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AIDS-associated Kaposi sarcoma in Uganda: response to treatment with highly active antiretroviral therapy and chemotherapy


Highly active antiretroviral therapy (HAART) alone or in combination with systemic chemotherapy has been shown to be effective therapy for AIDS-associated Kaposi sarcoma (KS) in resource-rich countries. It is not known whether HAART or chemotherapy regimens available in resource-poor regions are effective in areas where KS is hyperendemic and typically more aggressive. Therefore, we conducted a retrospective cohort study to evaluate clinical response among patients with AIDS-associated KS treated with HAART alone or in combination with chemotherapy in Uganda.


Records of patients with AIDS-associated KS who had attended the Infectious Disease Institute (IDI) in Kampala, Uganda, for HIV care between January 2004 and December 2006 were linked to records at the Uganda Cancer Institute (UCI). Patients ≥18 years were eligible if they had histologically or clinically confirmed KS, HIV infection, and ≥1 KS visit after the initial diagnosis prior to December 2006. Demographic and clinical information were abstracted from records at both institutions. CD4 T-cell count during follow-up and HAART information was obtained from the IDI, while chemotherapy details were obtained from the UCI. Cox's proportional hazards models were used to identify predictors of improvement and resolution of KS disease separately.


We identified 177 patients with a diagnosis of KS and ≥1 KS visit after diagnosis at either the IDI or UCI. Approximately half (53%) were female and the median age was 35 years. At the time of KS diagnosis, 94 (50%) had a BMI <18.5 kg/m2, 150 (85%) had a Karnofsky score ≥70, 95 (54%) had T1 tumor stage, 45 (25%) had macular lesions, 50 (28%) had nodular lesions, and 10 (6%) had fungating lesions. Ninety-six (54%) had KS lesions in >1 location and 66 (37%) had ≥10 lesions. The median CD4 T-cell count was 87 cells/mm3 (Interquartile range (IQR): 17–230). One year following KS diagnosis, the cumulative probability of improvement was 0.71 (95% CI: 0.63–0.79) and resolution was 0.08 (95% CI: 0.03–0.13). After two years, the cumulative probability of resolution was 0.28 (95% CI: 0.17–0.39). In univariate analyses, none of the baseline characteristics (sex, age, employment status, body mass index (BMI), Karnofsky score, and CD4 T-cell count) were associated with either improvement or resolution. Three clinical factors were associated with improvement: having lesions on the upper extremities (HR = 1.7, 95% CI: 1.1–2.6, p = 0.001), lesions on the hard palate (HR = 1.5, 95% CI: 1.0–2.3, p = 0.05), and lesions in >1 location (HR = 1.6, 95% CI: 1.0–2.5, p = 0.05). Three different clinical factors were associated with a decreased risk of resolution in univariate analyses: having nodular lesions (HR = 0.19, 95% CI: 0.04–0.87, p = 0.03), lesions on the lower extremities (HR = 0.38, 95% CI: 0.15–0.96, p = 0.04), and ≥10 lesions (HR = 0.30, 95% CI: 0.09–0.94, p = 0.04). Both HAART and chemotherapy were associated with improvement of disease, but only HAART was associated with resolution in univariate analyses. In multivariate analyses, male sex was the only variable other than HAART and chemotherapy that was independently associated with increased risk of improvement (HR = 2.0, 95% CI: 1.3–3.1, p = 0.002). For resolution, having a low BMI (<18.5, HR = 0.15, 95% CI: 0.06–0.39, p < 0.0001) and lesions located on the lower extremities (HR = 0.12, 95% CI: 0.03–0.43, p = 0.001) were independently associated with a decreased risk of disease resolution. Among patients on HAART, those receiving efavirenz- and protease inhibitor-containing HAART regimens were 6.9 (95% CI: 1.8–27, p = 0.006) and 14 times (95% CI: 1.2–172, p = 0.04) more likely to experience disease resolution compared to those receiving Triomune (stavudine, lamivudine, nevirapine). There was a trend towards a better chance of KS resolution with increasing dosage of chemotherapy (HR = 1.02, 95% CI: 1.00–1.05, p = 0.1).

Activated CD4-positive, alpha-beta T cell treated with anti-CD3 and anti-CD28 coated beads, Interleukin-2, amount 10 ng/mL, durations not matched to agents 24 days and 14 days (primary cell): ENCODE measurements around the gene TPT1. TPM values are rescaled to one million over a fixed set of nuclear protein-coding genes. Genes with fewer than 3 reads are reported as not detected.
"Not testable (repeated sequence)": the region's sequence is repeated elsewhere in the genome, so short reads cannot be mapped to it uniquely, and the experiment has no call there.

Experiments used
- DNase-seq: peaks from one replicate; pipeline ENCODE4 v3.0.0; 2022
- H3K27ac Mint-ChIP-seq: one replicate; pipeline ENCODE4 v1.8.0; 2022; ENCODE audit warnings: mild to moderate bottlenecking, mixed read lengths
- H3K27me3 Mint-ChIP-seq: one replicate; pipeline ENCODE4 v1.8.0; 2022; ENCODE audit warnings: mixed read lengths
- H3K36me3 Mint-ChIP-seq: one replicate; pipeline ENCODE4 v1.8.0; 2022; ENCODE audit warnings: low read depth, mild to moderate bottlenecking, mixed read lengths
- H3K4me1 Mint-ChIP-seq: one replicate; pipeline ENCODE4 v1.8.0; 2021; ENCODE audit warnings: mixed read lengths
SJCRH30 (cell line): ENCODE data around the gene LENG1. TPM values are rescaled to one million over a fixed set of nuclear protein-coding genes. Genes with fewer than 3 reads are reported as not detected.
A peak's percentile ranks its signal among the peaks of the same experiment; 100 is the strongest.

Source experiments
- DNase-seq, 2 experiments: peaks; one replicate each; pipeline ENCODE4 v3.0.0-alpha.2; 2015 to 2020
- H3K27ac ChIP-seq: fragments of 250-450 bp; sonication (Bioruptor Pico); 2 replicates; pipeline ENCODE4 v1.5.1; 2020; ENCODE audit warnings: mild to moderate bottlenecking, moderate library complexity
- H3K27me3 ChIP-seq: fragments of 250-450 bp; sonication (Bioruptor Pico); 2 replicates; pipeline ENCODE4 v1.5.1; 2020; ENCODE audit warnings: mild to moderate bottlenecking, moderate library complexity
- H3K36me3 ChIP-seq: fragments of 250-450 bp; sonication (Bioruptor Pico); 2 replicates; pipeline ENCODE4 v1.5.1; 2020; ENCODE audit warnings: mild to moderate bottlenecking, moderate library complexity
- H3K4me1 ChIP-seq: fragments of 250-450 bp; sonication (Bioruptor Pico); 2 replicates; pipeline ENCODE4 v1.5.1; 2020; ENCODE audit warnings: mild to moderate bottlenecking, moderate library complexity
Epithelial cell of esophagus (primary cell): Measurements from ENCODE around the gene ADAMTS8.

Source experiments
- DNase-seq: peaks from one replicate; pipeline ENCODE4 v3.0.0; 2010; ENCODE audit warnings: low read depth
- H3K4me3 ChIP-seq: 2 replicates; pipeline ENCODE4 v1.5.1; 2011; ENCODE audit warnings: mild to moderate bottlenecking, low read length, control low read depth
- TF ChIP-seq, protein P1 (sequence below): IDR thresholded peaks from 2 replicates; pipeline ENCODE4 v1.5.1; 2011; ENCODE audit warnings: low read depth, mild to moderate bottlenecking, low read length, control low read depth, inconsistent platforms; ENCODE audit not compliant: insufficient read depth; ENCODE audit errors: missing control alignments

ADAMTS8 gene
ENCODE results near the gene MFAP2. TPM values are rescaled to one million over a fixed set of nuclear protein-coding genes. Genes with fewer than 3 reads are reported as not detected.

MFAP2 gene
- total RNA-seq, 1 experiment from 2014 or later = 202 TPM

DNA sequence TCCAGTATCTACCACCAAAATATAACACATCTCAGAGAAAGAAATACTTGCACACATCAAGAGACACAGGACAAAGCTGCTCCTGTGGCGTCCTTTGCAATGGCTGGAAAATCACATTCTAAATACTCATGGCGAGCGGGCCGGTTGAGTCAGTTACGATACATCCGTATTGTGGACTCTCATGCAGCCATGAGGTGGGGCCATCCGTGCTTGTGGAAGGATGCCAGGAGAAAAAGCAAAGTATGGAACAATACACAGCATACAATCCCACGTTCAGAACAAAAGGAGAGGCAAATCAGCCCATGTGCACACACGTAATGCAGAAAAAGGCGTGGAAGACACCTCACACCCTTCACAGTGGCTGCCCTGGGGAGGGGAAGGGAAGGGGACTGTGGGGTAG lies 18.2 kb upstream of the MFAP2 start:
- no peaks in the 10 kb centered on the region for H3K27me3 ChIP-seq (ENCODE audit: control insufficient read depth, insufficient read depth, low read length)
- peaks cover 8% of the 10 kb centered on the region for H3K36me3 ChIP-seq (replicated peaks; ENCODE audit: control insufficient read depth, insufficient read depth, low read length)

HAART, used alone or in combination with systemic chemotherapy, is effective therapy for epidemic KS in Uganda. While the majority of patients experience improvements in KS lesions during the first two years of therapy, a very small minority resolved their disease. Factors such as the burden and location of lesions, gender, and under-nutrition may impact the success of KS therapy. Our data also suggest that the individual components of HAART regimens may have differential effects on KS response, with the most widely available drug in resource-limited settings (Triomune) showing less effectiveness than other antiretroviral combinations. Additional studies are required to define the optimal treatment of KS in endemic areas.

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Open Access This article is published under license to BioMed Central Ltd. This is an Open Access article is distributed under the terms of the Creative Commons Attribution License ( ), which permits unrestricted use, distribution, and reproduction in any medium, provided the original work is properly cited.

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Nguyen, H., Okuku, F., Ssewankambo, F. et al. AIDS-associated Kaposi sarcoma in Uganda: response to treatment with highly active antiretroviral therapy and chemotherapy. Infect Agents Cancer 4 (Suppl 2), O5 (2009).

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